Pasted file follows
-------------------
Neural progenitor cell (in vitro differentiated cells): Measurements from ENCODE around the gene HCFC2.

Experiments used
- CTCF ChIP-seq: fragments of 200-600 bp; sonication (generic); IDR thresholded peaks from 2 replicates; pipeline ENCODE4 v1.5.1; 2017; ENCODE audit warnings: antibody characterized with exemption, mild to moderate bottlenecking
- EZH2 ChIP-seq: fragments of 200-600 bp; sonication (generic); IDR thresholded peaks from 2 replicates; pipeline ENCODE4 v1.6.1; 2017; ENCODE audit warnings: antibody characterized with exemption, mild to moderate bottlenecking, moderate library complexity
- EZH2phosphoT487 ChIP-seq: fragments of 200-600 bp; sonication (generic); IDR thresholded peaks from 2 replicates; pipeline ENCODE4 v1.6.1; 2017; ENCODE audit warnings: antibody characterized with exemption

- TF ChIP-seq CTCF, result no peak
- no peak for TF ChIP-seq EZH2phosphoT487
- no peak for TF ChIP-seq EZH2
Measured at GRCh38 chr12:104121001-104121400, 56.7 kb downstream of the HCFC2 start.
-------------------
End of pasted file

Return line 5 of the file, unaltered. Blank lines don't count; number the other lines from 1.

- EZH2phosphoT487 ChIP-seq: fragments of 200-600 bp; sonication (generic); IDR thresholded peaks from 2 replicates; pipeline ENCODE4 v1.6.1; 2017; ENCODE audit warnings: antibody characterized with exemption